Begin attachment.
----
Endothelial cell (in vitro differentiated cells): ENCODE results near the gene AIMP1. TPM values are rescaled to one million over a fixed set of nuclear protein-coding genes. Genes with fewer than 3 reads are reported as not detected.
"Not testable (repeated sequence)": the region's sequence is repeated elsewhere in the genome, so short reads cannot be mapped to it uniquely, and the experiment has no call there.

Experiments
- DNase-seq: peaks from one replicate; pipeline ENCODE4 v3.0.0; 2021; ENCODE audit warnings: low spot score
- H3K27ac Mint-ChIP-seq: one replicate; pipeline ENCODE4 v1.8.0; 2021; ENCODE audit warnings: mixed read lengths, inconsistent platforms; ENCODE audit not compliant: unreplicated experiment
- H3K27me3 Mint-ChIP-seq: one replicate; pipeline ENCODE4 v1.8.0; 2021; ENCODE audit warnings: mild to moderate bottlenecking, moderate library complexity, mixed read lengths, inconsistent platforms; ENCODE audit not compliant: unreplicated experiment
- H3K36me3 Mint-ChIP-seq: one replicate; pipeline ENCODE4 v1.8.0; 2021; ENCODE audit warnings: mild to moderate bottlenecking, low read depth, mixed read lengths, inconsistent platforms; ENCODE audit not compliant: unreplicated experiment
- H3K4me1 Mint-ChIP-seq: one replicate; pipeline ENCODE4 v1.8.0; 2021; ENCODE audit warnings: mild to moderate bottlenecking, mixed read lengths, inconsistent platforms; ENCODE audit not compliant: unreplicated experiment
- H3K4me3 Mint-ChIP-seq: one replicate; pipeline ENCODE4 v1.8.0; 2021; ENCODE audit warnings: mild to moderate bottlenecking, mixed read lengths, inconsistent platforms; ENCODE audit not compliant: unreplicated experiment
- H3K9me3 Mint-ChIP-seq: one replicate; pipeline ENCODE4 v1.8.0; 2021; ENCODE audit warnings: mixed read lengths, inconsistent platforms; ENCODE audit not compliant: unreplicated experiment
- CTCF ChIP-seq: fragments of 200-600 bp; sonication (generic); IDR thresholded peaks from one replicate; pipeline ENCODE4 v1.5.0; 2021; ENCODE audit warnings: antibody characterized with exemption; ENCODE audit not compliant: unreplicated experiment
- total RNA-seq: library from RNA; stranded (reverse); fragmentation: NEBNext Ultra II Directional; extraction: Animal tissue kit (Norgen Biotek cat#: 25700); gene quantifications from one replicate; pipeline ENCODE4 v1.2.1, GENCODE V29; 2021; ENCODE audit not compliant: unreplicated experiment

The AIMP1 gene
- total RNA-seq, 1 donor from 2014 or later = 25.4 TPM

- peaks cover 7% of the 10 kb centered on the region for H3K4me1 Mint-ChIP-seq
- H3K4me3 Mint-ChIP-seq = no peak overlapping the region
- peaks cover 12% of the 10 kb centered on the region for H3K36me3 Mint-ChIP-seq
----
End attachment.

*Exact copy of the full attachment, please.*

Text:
Endothelial cell (in vitro differentiated cells): ENCODE results near the gene AIMP1. TPM values are rescaled to one million over a fixed set of nuclear protein-coding genes. Genes with fewer than 3 reads are reported as not detected.
"Not testable (repeated sequence)": the region's sequence is repeated elsewhere in the genome, so short reads cannot be mapped to it uniquely, and the experiment has no call there.

Experiments
- DNase-seq: peaks from one replicate; pipeline ENCODE4 v3.0.0; 2021; ENCODE audit warnings: low spot score
- H3K27ac Mint-ChIP-seq: one replicate; pipeline ENCODE4 v1.8.0; 2021; ENCODE audit warnings: mixed read lengths, inconsistent platforms; ENCODE audit not compliant: unreplicated experiment
- H3K27me3 Mint-ChIP-seq: one replicate; pipeline ENCODE4 v1.8.0; 2021; ENCODE audit warnings: mild to moderate bottlenecking, moderate library complexity, mixed read lengths, inconsistent platforms; ENCODE audit not compliant: unreplicated experiment
- H3K36me3 Mint-ChIP-seq: one replicate; pipeline ENCODE4 v1.8.0; 2021; ENCODE audit warnings: mild to moderate bottlenecking, low read depth, mixed read lengths, inconsistent platforms; ENCODE audit not compliant: unreplicated experiment
- H3K4me1 Mint-ChIP-seq: one replicate; pipeline ENCODE4 v1.8.0; 2021; ENCODE audit warnings: mild to moderate bottlenecking, mixed read lengths, inconsistent platforms; ENCODE audit not compliant: unreplicated experiment
- H3K4me3 Mint-ChIP-seq: one replicate; pipeline ENCODE4 v1.8.0; 2021; ENCODE audit warnings: mild to moderate bottlenecking, mixed read lengths, inconsistent platforms; ENCODE audit not compliant: unreplicated experiment
- H3K9me3 Mint-ChIP-seq: one replicate; pipeline ENCODE4 v1.8.0; 2021; ENCODE audit warnings: mixed read lengths, inconsistent platforms; ENCODE audit not compliant: unreplicated experiment
- CTCF ChIP-seq: fragments of 200-600 bp; sonication (generic); IDR thresholded peaks from one replicate; pipeline ENCODE4 v1.5.0; 2021; ENCODE audit warnings: antibody characterized with exemption; ENCODE audit not compliant: unreplicated experiment
- total RNA-seq: library from RNA; stranded (reverse); fragmentation: NEBNext Ultra II Directional; extraction: Animal tissue kit (Norgen Biotek cat#: 25700); gene quantifications from one replicate; pipeline ENCODE4 v1.2.1, GENCODE V29; 2021; ENCODE audit not compliant: unreplicated experiment

The AIMP1 gene
- total RNA-seq, 1 donor from 2014 or later = 25.4 TPM

- peaks cover 7% of the 10 kb centered on the region for H3K4me1 Mint-ChIP-seq
- H3K4me3 Mint-ChIP-seq = no peak overlapping the region
- peaks cover 12% of the 10 kb centered on the region for H3K36me3 Mint-ChIP-seq